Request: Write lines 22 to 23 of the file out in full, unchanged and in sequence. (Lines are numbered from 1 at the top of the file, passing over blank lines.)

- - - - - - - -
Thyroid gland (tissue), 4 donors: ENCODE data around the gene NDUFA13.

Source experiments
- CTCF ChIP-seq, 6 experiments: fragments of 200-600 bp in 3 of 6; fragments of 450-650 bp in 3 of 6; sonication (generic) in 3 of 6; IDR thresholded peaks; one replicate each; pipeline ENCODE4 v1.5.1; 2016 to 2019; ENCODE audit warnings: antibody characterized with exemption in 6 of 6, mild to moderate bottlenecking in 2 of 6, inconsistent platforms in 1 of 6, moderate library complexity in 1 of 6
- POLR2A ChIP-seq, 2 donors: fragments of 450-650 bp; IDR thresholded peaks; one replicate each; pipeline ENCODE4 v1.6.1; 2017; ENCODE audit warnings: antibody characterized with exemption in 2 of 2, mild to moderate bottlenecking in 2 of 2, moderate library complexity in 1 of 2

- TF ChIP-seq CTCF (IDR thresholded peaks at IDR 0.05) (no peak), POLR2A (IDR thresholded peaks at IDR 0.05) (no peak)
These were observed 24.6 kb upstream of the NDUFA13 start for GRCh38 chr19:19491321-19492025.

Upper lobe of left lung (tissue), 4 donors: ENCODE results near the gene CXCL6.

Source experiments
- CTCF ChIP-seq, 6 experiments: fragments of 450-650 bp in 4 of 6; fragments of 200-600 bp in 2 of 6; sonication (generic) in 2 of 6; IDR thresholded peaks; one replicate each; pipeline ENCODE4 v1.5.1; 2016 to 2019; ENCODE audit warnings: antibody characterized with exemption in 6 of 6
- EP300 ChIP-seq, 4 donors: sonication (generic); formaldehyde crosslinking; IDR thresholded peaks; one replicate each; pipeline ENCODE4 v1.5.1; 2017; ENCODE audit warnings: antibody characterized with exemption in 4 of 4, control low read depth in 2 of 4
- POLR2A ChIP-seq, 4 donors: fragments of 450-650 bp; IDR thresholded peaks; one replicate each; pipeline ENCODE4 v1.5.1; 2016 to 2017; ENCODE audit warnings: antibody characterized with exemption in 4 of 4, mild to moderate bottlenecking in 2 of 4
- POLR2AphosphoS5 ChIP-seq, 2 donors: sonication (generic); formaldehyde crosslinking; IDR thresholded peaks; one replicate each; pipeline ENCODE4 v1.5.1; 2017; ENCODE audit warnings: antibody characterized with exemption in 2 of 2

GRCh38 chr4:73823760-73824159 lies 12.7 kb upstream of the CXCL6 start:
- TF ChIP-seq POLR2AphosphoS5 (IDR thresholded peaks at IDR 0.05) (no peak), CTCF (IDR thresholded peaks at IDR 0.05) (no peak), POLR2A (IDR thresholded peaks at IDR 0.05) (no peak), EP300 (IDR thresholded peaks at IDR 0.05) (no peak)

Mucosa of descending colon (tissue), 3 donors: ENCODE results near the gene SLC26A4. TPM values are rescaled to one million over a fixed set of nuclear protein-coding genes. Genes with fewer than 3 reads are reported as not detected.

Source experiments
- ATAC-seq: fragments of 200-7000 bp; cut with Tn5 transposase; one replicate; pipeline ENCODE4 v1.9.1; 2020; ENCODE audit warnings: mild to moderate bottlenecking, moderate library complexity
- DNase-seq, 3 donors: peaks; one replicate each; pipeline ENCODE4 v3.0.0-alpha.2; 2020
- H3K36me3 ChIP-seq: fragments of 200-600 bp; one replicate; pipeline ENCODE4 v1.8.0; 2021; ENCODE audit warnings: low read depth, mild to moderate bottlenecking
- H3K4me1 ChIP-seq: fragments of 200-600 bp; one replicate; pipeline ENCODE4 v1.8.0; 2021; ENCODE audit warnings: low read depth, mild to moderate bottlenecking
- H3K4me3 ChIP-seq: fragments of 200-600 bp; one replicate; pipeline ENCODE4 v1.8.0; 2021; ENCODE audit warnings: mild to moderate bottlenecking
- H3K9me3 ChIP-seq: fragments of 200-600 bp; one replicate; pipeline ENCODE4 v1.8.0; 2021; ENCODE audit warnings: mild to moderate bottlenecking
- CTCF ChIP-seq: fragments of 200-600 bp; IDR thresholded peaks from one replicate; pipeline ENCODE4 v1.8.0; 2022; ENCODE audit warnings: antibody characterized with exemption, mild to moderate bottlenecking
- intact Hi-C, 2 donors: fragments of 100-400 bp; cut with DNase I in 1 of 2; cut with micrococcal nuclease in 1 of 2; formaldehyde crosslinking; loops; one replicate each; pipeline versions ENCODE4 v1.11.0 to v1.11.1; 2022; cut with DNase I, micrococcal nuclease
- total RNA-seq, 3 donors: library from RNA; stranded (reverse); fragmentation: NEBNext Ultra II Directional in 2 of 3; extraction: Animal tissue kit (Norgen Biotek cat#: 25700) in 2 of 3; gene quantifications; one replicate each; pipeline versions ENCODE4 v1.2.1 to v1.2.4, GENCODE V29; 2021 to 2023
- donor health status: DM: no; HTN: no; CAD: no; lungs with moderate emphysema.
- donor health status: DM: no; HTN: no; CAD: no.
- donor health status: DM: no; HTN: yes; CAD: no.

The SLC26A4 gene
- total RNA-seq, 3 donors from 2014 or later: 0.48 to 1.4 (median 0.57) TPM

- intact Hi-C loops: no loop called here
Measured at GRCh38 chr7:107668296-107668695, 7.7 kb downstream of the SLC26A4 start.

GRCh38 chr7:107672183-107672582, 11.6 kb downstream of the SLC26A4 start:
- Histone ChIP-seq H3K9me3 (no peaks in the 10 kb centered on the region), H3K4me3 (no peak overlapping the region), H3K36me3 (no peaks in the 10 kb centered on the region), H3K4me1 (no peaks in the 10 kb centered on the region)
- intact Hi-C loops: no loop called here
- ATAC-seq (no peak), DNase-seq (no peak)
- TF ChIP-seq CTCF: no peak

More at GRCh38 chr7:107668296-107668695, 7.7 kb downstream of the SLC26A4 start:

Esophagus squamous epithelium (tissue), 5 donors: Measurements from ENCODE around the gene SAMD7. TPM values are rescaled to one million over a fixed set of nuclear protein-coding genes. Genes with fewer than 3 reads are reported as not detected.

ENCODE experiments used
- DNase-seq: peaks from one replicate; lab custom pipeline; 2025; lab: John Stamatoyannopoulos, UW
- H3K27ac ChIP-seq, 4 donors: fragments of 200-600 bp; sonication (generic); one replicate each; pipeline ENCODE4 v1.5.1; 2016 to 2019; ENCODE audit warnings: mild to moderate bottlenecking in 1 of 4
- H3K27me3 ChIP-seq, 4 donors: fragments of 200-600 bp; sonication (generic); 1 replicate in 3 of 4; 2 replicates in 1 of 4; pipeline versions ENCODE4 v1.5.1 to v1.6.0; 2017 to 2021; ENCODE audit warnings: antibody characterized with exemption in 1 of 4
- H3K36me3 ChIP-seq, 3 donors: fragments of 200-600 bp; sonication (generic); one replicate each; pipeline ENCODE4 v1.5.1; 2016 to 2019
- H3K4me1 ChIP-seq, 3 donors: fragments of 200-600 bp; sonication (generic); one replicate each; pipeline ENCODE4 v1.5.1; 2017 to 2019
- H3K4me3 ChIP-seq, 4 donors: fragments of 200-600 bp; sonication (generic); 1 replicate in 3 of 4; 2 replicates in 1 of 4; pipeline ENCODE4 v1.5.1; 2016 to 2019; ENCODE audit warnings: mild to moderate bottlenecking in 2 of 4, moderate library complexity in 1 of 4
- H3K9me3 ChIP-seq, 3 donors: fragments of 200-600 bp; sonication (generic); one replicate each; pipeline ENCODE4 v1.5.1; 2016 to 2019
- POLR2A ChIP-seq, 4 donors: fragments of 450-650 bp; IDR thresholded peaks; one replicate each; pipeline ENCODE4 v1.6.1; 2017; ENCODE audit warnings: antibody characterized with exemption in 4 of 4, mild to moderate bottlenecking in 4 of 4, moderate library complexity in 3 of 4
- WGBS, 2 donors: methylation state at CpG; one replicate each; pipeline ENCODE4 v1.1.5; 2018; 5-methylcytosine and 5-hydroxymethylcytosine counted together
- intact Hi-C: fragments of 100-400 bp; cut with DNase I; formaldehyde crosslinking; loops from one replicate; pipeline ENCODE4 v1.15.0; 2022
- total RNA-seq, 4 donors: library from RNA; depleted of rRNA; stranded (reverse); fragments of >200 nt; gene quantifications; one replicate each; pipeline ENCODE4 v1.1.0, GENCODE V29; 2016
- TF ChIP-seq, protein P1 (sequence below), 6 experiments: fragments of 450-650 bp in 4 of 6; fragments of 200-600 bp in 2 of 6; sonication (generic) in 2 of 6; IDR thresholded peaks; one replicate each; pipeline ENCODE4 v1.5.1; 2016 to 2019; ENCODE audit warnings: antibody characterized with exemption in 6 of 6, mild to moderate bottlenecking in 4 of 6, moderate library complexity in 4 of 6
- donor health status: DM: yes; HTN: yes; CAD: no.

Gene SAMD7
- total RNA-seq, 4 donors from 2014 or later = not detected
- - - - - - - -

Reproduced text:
- H3K9me3 ChIP-seq: fragments of 200-600 bp; one replicate; pipeline ENCODE4 v1.8.0; 2021; ENCODE audit warnings: mild to moderate bottlenecking
- CTCF ChIP-seq: fragments of 200-600 bp; IDR thresholded peaks from one replicate; pipeline ENCODE4 v1.8.0; 2022; ENCODE audit warnings: antibody characterized with exemption, mild to moderate bottlenecking